Name: Marilyn Golden
Position: Senior policy analyst, Disability Rights Education and Defense Fund
J.: The Disability Rights Education and Defense Fund is based in Berkeley, but many people haven’t heard of it. What is it?
Marilyn Golden: DREDF is a foremost national law and policy center on disability civil rights. We work on policy such as the Americans with Disabilities Act — which I had the great honor of participating in the development of — and other training, technical assistance and disability rights litigation. I’ve been here since 1988.
You are a wheelchair user yourself. Is your background in law?
MG: No. I moved into this work from conducting grassroots disability rights advocacy. Nowadays I work on developing transportation policy under the ADA, and also on architectural barrier policy, which is what accessibility standards should say about how to make buildings accessible for people with disabilities.
J.: You were honored this year by the White House as a transportation “Champion of Change.” What did you do specifically to earn that award? Did you go to the White House?
MG: I’m not sure what they based it on, but I have spent a number of years pushing the envelope to have stronger civil rights protections in transportation for people with disabilities, whether we’re talking about bus, train, ADA paratransit or privately funded transportation. I wrote a number of guides [that] brought together all the information [and] emphasized the rights of people with disabilities. The ceremony was in the old executive office, near the White House, with the secretary of transportation conducting it.
J.: Did you have an Obama sighting?
MG: Not that time, but I shook hands with President Obama on the 20th anniversary of the ADA in 2010. Perhaps even more meaningful to me are the relationships I’ve developed with people in Congress who are great champions of disability rights: Sen. Tom Harkin, the late Sen. Edward Kennedy and our local [recently retired] Congressman George Miller, to name a few.
J.: What’s your Jewish background?
MG: I grew up in San Antonio, Texas, with a Reform background, and got turned on to an even stronger Jewish identity in the Reform Jewish youth movement. Now I’m an active member of Kehilla Community Synagogue.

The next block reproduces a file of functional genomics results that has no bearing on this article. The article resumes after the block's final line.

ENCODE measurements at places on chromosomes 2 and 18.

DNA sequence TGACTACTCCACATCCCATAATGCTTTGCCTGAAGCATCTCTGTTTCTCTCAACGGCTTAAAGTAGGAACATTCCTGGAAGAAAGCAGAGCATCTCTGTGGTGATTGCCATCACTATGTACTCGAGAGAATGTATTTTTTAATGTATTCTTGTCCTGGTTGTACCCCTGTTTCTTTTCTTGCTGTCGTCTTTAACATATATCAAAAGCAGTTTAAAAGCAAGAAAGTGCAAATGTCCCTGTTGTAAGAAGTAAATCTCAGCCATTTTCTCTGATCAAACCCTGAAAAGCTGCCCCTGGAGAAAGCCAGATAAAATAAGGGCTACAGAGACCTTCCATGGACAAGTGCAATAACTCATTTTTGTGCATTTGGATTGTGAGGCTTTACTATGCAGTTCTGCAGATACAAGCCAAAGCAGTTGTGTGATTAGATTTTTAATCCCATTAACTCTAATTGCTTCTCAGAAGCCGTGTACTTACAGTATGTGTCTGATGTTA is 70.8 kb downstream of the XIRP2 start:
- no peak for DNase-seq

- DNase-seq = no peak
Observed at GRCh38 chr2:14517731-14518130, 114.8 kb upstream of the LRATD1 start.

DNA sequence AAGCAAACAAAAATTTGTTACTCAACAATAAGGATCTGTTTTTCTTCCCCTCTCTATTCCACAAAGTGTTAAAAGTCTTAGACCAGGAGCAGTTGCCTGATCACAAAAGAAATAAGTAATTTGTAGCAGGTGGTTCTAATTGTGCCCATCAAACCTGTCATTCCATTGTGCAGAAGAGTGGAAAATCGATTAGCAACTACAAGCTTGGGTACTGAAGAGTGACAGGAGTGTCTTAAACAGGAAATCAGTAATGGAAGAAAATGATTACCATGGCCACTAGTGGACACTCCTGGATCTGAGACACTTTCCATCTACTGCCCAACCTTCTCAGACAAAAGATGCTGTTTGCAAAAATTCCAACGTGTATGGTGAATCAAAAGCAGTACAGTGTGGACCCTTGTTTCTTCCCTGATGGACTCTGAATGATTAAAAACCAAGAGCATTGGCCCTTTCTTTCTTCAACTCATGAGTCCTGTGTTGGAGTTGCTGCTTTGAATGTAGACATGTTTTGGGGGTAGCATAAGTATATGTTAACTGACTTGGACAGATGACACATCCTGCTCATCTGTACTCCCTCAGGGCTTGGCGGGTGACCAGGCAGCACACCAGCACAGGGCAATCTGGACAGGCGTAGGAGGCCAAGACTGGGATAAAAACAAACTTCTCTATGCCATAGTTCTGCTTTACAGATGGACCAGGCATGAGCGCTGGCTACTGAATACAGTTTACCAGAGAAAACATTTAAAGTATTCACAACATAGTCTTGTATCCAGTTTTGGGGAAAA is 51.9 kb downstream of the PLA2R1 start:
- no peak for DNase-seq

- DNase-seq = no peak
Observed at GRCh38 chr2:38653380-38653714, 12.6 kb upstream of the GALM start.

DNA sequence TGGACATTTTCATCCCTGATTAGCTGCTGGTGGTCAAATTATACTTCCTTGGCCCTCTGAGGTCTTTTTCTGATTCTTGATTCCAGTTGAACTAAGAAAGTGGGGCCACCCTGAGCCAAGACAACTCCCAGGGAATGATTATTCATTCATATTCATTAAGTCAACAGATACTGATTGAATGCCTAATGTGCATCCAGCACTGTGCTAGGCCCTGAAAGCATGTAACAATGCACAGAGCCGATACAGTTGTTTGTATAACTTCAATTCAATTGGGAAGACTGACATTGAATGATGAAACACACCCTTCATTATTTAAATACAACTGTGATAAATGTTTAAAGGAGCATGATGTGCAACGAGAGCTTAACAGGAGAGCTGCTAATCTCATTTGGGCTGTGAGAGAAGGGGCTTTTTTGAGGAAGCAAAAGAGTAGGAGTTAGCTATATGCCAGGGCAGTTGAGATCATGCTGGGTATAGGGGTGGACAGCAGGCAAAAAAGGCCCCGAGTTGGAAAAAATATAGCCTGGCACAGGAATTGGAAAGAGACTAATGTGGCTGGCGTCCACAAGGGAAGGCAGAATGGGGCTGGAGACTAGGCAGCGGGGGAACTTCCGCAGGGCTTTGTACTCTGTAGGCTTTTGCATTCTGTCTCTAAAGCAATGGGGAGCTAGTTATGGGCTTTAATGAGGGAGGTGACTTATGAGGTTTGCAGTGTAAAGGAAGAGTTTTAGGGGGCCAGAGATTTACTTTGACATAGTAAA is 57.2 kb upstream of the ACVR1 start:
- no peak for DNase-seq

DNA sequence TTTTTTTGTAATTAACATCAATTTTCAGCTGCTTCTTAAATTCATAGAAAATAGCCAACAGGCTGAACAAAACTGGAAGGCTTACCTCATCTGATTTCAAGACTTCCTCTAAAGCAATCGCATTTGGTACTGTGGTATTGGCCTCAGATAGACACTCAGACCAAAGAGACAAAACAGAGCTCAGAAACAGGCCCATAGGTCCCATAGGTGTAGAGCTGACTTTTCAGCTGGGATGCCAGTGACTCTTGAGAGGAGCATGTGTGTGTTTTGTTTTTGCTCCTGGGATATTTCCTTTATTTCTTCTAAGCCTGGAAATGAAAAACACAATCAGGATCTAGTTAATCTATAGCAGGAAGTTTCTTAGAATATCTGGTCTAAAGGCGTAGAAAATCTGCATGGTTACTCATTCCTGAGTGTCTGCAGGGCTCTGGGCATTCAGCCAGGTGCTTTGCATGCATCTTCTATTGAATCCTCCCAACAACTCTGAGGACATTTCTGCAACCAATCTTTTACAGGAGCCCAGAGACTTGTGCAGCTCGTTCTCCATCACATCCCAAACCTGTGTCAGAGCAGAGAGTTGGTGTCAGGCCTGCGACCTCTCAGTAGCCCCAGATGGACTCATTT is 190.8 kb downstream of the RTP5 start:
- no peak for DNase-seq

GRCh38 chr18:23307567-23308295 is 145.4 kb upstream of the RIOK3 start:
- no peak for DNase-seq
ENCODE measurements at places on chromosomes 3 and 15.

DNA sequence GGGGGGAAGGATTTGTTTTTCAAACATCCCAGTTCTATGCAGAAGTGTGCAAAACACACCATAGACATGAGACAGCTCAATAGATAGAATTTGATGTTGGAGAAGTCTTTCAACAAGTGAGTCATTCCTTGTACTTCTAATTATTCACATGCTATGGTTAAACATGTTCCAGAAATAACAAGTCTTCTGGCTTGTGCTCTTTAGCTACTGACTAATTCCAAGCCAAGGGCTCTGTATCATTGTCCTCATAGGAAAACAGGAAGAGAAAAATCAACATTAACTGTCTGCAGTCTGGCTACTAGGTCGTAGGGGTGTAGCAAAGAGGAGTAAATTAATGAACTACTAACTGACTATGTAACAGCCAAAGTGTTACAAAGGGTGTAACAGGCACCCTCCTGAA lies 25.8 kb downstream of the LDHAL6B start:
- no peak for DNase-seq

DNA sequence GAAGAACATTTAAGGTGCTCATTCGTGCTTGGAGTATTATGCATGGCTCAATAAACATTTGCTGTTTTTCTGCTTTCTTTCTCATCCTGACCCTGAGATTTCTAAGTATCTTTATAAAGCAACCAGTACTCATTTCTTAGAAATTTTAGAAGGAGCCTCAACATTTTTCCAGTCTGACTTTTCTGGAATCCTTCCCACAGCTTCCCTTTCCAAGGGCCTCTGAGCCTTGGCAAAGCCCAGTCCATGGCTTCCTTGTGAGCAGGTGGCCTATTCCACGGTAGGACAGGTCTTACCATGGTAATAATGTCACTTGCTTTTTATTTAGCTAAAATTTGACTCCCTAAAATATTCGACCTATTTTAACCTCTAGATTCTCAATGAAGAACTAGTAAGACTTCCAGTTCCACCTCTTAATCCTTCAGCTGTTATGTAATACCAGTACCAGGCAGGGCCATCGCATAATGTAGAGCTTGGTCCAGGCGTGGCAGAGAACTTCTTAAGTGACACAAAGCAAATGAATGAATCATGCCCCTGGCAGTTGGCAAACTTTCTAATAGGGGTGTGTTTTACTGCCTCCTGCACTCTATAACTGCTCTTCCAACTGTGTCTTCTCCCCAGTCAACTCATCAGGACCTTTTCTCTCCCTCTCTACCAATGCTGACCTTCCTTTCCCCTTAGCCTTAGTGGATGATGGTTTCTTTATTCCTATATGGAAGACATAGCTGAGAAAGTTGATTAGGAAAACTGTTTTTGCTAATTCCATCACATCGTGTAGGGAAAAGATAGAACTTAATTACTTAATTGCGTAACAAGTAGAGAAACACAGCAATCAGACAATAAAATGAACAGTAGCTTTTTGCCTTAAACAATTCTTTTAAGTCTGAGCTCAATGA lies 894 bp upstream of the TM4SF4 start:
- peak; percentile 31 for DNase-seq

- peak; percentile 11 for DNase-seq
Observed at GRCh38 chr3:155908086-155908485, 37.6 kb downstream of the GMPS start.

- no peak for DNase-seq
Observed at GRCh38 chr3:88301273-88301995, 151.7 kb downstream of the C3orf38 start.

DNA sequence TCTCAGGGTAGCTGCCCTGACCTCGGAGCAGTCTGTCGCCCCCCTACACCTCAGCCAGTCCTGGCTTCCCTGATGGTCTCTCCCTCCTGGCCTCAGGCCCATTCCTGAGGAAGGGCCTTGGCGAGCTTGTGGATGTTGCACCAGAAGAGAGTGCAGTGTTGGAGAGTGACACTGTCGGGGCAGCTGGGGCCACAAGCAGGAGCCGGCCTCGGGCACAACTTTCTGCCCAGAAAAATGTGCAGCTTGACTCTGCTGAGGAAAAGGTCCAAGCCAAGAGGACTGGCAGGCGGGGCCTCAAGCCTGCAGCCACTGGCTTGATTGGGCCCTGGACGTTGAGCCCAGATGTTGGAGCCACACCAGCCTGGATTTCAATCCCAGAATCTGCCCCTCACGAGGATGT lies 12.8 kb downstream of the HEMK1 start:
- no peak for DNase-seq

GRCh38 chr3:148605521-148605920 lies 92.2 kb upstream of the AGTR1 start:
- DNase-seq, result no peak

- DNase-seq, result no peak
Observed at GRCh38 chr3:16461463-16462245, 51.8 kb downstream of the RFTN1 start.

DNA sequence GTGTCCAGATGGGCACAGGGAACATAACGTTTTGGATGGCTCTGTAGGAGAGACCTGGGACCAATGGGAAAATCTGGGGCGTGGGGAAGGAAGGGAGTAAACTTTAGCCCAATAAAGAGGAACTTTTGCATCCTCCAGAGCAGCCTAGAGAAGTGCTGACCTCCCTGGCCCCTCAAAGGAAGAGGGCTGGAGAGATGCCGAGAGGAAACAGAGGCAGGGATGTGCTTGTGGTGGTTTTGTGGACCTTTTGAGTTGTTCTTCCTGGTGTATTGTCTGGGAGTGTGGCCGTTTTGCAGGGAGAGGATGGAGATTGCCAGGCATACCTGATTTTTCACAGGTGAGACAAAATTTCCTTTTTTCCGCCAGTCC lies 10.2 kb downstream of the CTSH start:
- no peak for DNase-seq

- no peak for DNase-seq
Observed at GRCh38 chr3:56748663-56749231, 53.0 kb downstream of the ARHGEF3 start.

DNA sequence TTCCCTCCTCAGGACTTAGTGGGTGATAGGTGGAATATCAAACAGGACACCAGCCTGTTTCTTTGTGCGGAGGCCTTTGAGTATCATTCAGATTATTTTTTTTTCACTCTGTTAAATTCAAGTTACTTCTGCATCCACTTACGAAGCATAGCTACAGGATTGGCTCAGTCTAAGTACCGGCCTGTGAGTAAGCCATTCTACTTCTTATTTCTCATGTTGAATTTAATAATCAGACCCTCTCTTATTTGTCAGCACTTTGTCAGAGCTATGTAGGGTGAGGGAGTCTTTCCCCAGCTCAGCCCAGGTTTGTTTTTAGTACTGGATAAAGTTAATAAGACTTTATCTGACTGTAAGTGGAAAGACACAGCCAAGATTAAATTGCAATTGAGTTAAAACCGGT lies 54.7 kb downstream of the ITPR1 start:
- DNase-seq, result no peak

J.: Is the Jewish community as forward thinking as it can be on disability issues?
MG: There’s still a long way to go. People recognize that many of us have unconscious prejudices about race and gender, but do not recognize that many of us have unconscious prejudices about disability. People assume what they feel about disability is accurate. A common “gut feeling” is that our lives are terrible, or that one would be better off dead than disabled. Or people are surprised when we function with any level of competency. These are prejudices that, by and large, people don’t recognize, and the Jewish community is very similar to society as a whole that way.
J.: With DREDF, you are also a strong voice against physician-assisted suicide. Why do you oppose it?
MG: Because of direct threats to the disability community, but also because it’s a danger to everyone. People often think, “This is the right position for a liberal to take.” But it turns out that where assisted suicide is legal, some people will lose their lives without their consent through mistakes and abuse. No safeguards have ever been enacted or even proposed that can prevent an outcome that can never be undone.
People often support it because they’re concerned about end of life pain, but, in fact, anybody dying in pain can avail themselves of something that’s already legal:â€ˆpalliative sedation.
The disability community is very much at risk — as our lives are not deemed to be as valuable as others — but we’re not alone in the risk. There’s also significant risk of elder abuse. An heir or an abusive caregiver can steer the person toward assisted suicide, pick up the lethal dose and, in the end, even administer it to them because no witness is required at the death.